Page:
Long waits in the ER may increase the risk of PTSD in patients with heart disease

Stephen Ryneberg
HealthDay Reporter

Monday, February 11 (HealthDay News)-People waiting for countless hours in a crowded emergency room heart attack Or severe Chest pain There may be development risks
Post-traumatic stress disorder (((PTSD), New research suggests.

Normal, PTSD It is associated with major traumatic experiences such as wars and disasters, but can also occur in very stressful situations, such as sitting in an emergency room for more than 11 hours, according to researchers at Columbia University. That is.

“Modern emergency departments excel in emergency care, but many health systems and hospital-level pressures can worsen the long-term prognosis when treated there,” said research author Donald Edmondson. Says.Associate Professor Behavioral medicine..

Despite its small size, he added, this was the first study to document the psychological effects of overcrowding in an emergency room environment.

“Recently, many US emergency departments have been closed, and many newly insured patients enter the system without access to proper primary care and eventually enter the emergency department, so most professionals. Predicts that emergency department congestion will increase as health reforms are implemented, “Edmondson explained.

For over 1 million Americans who have heart attack Or Chest pain This year, “These overcrowded emergency departments stress It is already a post-traumatic event and can lead to increased PTSD symptoms and a poor prognosis. “

The report was published online on February 11th. JAMA Internal Medicine..

Edmondson’s team 135 to see what impact waiting in a crowded emergency room could have. heart The patient arrived in the New York City emergency room between 2009 and 2011. The patient was part of a larger study.

People who stayed in the emergency room for more than 11 hours were more likely to suffer from the following symptoms: Heart diseaseResearchers found relevant PTSD the month after their stay.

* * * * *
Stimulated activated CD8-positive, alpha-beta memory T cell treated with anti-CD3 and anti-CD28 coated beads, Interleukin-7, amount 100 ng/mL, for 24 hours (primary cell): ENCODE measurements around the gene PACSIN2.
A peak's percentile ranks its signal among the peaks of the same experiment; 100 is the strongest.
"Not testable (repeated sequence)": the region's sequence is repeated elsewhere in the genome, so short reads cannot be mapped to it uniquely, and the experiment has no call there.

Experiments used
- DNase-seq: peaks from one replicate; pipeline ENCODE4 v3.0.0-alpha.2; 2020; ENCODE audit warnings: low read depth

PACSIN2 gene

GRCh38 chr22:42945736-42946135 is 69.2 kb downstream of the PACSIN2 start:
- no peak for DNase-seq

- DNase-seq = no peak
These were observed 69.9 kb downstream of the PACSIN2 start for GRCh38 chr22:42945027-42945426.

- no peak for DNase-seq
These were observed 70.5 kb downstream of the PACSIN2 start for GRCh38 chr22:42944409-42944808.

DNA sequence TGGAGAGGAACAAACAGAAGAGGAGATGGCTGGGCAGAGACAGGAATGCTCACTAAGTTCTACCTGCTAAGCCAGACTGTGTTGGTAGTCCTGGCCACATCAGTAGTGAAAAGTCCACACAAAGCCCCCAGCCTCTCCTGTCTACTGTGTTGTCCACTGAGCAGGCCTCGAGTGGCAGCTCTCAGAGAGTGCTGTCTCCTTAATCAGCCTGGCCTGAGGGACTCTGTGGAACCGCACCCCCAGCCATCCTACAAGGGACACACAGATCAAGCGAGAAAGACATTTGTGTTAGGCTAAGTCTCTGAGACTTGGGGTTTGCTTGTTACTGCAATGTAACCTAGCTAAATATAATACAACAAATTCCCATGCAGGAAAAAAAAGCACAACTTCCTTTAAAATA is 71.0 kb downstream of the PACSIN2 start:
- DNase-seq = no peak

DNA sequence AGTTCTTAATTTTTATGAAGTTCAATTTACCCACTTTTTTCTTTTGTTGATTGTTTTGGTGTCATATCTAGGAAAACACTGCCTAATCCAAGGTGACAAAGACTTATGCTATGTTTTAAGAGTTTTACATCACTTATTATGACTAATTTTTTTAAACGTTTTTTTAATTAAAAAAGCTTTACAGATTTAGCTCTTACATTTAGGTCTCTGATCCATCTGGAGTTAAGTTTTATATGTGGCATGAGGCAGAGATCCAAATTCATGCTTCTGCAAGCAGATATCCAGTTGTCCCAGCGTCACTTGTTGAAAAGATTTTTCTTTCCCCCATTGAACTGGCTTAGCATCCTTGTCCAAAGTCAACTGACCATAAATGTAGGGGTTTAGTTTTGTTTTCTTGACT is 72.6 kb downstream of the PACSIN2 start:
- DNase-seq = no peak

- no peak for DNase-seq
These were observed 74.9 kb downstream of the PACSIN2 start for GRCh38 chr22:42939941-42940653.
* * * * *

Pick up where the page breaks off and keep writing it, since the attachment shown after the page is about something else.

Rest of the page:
Researchers said the symptoms of PTSD are risk factors for the recurrence of heart problems and death. They added that PTSD also contributed to poor quality of life, poor patient satisfaction, and increased use of the healthcare system.

Symptoms of PTSD include invasive memory, avoidance, emotional paralysis, and increase. anxiety, Irritable bowel depression, According to the US National Center for PTSD.

Simple tissue changes, such as better planning of surgeon schedules and protocols to deal with overcrowding, have been shown to dramatically reduce emergency room congestion and improve patient outcomes, Edmond said. Mr Son said.

“In addition, emergency care and heart wards dedicated to patients with potentially heart problems not only reduce congestion in the emergency room, but also improve heart outcomes, cost-effective and many horrific emergencies. You can protect your patients from the experience of the treatment room, “he said.

Dr. Donald Jerry, Chair Emergency medical care At the University of Pittsburgh, I agreed that my experience in the emergency room could be so stressful that I could develop PTSD symptoms.

“The limit is [the] The scale of the study is small and we do not know how big the impact will be. However, this should be considered one of the complications of congestion in the emergency room. “

He said the overcrowding solution needed to involve the entire hospital. He explained that since the emergency room is only the entrance to the patient, the hospital needs to create a system to move the patient from the emergency room to specialized care as soon as possible.

“Congestion is a function of the entire hospital system. It’s not just an emergency department problem,” Yealy said. “If the entire facility does not meet the needs of the emergency department, it affects the health of each patient, especially the sick.”

Copyright © 2013 Health Day. all rights reserved.

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In the United States, one-quarter of deaths are caused by heart disease.
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Source: Donald Edmondson, Ph.D. , Associate Professor, Behavioral Medicine, Columbia University Medical Center, New York City. Dr. Donald Yerry, Professor and Chairman of Emergency Medicine, University of Pittsburgh. February 11, 2013, JAMA Internal Medicine,online

Long waits in the ER may increase the risk of PTSD in patients with heart disease

Source link Long waits in the ER may increase the risk of PTSD in patients with heart disease

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